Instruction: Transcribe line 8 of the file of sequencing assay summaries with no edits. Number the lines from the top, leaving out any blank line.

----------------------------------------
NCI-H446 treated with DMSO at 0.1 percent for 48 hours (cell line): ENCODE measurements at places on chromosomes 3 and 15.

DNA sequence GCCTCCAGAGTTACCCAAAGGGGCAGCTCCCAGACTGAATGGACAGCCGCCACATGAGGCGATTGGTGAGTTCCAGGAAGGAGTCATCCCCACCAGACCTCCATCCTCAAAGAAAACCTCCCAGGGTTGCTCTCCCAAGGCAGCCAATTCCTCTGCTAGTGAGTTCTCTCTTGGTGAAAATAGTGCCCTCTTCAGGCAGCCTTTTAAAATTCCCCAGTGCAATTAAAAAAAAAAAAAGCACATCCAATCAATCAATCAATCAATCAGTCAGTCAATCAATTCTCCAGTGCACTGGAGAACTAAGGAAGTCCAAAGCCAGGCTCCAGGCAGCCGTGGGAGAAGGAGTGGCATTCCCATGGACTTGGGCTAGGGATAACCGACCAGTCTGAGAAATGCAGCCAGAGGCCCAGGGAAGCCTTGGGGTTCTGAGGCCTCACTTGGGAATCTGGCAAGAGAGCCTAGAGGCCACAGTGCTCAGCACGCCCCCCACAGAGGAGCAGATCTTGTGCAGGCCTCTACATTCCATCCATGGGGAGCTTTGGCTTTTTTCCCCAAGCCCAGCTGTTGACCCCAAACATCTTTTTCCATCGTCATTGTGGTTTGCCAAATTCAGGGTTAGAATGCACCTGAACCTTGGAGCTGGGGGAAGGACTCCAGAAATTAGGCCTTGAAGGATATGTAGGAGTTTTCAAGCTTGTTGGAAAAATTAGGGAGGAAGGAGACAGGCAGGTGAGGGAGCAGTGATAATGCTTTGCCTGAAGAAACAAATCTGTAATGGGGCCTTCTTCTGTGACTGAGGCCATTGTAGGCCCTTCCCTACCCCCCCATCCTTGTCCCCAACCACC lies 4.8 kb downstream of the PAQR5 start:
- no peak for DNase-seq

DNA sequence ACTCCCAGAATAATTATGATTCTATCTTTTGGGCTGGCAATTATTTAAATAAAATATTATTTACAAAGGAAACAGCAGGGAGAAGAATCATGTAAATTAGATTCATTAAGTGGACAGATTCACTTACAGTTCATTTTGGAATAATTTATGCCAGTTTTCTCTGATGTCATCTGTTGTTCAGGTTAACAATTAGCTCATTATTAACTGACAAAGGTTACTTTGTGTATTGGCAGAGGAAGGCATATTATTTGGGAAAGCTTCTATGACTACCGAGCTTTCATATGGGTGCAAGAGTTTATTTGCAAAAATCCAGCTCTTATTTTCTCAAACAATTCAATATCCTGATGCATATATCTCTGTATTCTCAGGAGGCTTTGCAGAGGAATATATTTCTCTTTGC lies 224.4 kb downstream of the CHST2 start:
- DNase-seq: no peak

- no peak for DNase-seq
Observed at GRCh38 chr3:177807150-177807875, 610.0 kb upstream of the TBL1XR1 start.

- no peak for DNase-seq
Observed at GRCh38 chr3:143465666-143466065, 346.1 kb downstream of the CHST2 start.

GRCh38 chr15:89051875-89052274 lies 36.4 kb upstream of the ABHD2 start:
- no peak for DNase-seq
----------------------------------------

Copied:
- no peak for DNase-seq